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Please use this identifier to cite or link to this item: http://hdl.handle.net/123456789/735

Title: ASSESSMENT OF OBSTETRIC NEEDS IN EMERGENCY OBSTETRIC SERVICES, ADDIS ABABA 2006
Authors: Mesrak, Nadew
Advisors: YEMANE BERHANE (PROFESSOR)
Keywords: Unmet Obstetric Needs, Major Obstetric Intervention (MOI), Absolute Maternal Indication (AMI), non Absolute Maternal Indication (non AMI), Caesarean Section (C/S), Emergency Obstetric services.
Copyright: 2007
Date Added: 21-Apr-2008
Publisher: Addis Ababa University
Abstract: ABSTRACT Introduction: Obstetric needs are health problems that necessitate EmOC services or interventions. The sum of incidence of pathologies (obstetric emergencies and complications) is taken as an indicator of obstetric need. The assessment of UON has never been articulated in studies conducted on EmOC in Ethiopia. This study identifies gaps and deficits in MOI for AMI in comparison to the existing need. Objective: To assess UON in Emergency Obstetric services in hospitals of Addis Ababa. Methodology: A Cross-sectional study was conducted from July-September 2006 on 625 mothers who delivered with Absolute Maternal Indication (AMI), Major Obstetric Intervention (MOI) and non-AMI in 19 hospitals of Addis Ababa 6 Public and 13 Private. The data collectors were Midwives working in the Obstetric units of the hospitals. They were trained on pre-tested structured formats. Data quality was ensured through continuous supervision. Results: A total of 666 MOI were conducted and Caesarean section took the largest share 531(80.5%). The C/S rate per 100 births was 5.3%. The number of women with AMI was 367 where majority had Obstructed Labour 145(39.5%) The number of MOI done without AMI was 354 where majority were done for previous C/S 143 (40.4%) and foetal distress 127(35.9%). The odds of C/S in Private hospital 1.77 (1.09, 2.90) and daytime admission 1.61 (1.01, 2.57) was significantly higher than in public hospitals and night time admissions. The results of the new born showed that 538(92.4%) were born alive and discharged alive. Some of the mothers 39(5.4%) had complication after delivery mainly sepsis and haemorrhage with 4 resulted in maternal deaths which occurred in public hospitals. The average hospital stay in days was 3.9 and 7.1 for private and public respectively where the difference of means was statistically significant (p=0.000). Nearly 9 out of 100 births which needed major obstetric intervention in Addis Ababa during the period of data collection (July17-September 17, 2006) did not receive it. In other words the deficit of MOI/AMI per 100 births is 9.46%. Conclusion: The UON in Addis Ababa was higher than urban figures of other countries that underwent the UON exercise. The rural situation is expected to be worse than the capital where better socioeconomic indicators and several health facilities exist. If purely preventive measures are out of favor, the move towards managing maternal health through a hospital network still seems in its infancy. Finally, this study should not remain one more theoretical study, but should pave a way for practical and effective decisions to be taken which will through advocacy and resource mobilization allow the country to move out of the poverty of the maternal health services. Words used: Unmet Obstetric Needs, Major Obstetric Intervention (MOI), Absolute Maternal Indication (AMI), non Absolute Maternal Indication (non AMI), Caesarean Section (C/S), Emergency Obstetric services.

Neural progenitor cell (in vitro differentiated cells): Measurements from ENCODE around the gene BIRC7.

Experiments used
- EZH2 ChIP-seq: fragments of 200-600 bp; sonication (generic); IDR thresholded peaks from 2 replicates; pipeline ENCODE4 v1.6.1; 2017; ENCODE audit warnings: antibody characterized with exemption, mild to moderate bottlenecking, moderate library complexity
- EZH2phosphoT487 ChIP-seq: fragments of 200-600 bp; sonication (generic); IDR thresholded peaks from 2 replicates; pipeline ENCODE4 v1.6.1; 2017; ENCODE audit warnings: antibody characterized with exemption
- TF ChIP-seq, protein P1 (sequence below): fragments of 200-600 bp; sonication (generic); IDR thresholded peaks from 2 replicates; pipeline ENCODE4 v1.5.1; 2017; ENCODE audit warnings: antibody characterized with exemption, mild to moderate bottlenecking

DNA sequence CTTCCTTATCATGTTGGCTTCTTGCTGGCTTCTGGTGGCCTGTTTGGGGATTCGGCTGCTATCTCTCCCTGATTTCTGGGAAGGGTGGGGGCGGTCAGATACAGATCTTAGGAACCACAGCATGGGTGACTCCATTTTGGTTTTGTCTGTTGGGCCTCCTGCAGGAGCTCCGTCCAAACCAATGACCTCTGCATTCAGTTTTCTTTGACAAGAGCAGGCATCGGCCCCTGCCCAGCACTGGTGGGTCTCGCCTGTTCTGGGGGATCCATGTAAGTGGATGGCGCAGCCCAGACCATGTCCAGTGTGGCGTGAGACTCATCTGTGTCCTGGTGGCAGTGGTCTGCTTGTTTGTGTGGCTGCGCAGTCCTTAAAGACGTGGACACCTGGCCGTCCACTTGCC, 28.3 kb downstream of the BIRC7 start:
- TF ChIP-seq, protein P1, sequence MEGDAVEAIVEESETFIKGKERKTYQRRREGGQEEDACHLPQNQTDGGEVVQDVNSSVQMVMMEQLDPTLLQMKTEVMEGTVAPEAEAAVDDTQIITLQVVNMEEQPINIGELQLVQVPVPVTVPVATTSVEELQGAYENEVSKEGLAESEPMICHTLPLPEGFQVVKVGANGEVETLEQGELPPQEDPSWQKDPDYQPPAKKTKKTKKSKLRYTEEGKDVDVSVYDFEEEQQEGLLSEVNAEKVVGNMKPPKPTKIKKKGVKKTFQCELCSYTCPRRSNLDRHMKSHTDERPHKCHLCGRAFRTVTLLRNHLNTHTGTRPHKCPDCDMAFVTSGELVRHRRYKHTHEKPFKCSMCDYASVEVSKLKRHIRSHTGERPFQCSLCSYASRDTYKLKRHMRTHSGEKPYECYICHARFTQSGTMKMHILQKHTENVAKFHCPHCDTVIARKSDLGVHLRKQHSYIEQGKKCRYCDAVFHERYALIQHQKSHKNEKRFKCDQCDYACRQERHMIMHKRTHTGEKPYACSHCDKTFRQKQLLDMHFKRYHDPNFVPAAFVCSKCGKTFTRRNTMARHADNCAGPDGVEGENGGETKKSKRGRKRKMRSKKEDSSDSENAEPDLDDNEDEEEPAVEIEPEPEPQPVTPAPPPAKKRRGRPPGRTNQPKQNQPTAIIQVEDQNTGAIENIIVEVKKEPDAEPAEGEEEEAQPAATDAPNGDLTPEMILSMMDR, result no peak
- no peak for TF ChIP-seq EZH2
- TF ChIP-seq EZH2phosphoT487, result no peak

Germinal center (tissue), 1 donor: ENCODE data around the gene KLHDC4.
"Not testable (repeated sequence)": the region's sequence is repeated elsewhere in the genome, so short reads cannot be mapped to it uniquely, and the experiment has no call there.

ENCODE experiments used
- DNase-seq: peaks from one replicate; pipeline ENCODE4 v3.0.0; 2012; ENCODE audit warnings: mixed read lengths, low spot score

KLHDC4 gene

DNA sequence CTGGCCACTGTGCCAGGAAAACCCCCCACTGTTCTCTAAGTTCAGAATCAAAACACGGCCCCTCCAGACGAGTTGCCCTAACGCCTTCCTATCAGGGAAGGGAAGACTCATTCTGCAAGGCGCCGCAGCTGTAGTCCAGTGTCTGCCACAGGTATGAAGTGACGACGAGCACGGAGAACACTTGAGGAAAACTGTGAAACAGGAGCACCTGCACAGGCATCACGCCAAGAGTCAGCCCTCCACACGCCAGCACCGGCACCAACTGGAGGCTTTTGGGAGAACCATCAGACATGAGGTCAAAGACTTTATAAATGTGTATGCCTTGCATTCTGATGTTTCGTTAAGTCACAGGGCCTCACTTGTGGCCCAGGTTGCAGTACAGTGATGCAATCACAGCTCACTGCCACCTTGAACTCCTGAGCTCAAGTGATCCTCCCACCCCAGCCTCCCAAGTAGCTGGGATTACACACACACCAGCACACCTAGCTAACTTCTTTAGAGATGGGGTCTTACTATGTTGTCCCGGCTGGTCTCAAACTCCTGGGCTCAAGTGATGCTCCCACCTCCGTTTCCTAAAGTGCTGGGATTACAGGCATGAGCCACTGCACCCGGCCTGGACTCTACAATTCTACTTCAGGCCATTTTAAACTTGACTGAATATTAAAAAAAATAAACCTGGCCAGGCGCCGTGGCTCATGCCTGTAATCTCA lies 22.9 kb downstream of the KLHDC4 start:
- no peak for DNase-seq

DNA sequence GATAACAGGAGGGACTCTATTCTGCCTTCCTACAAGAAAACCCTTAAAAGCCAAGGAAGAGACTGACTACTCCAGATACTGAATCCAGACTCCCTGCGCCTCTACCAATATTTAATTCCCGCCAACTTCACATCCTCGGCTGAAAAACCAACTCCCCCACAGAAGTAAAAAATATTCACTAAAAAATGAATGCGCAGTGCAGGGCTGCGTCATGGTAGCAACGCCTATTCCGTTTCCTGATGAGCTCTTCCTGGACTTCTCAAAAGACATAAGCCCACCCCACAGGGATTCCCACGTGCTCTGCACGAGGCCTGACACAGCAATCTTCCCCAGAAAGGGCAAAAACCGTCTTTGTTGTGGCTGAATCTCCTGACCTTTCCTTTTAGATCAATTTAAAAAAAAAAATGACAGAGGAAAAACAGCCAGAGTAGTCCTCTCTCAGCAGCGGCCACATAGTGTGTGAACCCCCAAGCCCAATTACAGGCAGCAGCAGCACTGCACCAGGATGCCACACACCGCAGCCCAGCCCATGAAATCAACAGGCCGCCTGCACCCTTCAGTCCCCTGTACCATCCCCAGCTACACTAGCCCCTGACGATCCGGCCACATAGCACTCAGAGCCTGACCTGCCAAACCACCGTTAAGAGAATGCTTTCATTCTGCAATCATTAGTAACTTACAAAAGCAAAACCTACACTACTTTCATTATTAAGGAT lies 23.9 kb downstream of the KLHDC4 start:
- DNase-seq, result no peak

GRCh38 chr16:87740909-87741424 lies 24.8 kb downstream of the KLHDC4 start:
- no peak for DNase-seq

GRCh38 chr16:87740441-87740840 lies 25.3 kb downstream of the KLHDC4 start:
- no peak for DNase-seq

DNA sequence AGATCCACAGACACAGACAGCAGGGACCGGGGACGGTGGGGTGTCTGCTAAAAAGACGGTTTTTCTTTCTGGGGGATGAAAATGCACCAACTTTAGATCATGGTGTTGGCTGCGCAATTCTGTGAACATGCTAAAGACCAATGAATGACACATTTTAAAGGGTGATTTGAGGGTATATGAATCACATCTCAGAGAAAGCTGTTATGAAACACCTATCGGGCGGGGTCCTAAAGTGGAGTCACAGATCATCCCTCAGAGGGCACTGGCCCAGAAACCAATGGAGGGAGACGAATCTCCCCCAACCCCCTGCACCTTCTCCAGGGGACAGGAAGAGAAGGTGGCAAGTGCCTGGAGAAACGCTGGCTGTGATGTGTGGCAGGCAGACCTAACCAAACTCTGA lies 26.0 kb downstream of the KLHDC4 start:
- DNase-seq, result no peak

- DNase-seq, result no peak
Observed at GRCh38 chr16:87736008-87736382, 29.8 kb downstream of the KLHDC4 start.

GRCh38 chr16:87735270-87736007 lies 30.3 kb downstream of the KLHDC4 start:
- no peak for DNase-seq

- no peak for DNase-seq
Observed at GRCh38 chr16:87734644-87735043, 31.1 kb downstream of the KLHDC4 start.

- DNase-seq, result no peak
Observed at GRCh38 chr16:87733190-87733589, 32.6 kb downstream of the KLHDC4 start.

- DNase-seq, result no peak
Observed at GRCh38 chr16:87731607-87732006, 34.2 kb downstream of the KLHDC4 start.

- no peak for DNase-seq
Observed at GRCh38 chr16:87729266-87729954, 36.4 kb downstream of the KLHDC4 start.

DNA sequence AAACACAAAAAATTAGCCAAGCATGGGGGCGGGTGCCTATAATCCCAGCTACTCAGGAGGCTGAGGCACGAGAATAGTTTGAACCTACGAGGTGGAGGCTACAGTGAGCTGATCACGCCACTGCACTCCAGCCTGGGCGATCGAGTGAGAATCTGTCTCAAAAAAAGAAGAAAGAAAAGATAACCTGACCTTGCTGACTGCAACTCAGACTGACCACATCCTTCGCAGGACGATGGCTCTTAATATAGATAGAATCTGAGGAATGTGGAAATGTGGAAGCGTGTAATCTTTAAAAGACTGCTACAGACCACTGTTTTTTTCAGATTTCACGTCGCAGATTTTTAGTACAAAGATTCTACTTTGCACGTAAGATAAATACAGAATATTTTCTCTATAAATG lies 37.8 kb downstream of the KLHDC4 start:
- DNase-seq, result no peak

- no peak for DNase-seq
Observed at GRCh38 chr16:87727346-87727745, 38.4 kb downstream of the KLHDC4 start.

Description: A THESIS SUBMITTED TO THE SCHOOL OF GRADUATE STUDIES ADDIS ABABA UNIVERSITY IN PARTIAL FULFILLMENT OF THE REQUIREMENTS FOR THE DEGREE OF MASTER OF PUBLIC HEALTH.
URI: http://hdl.handle.net/123456789/735
Appears in:Thesis - Public Health

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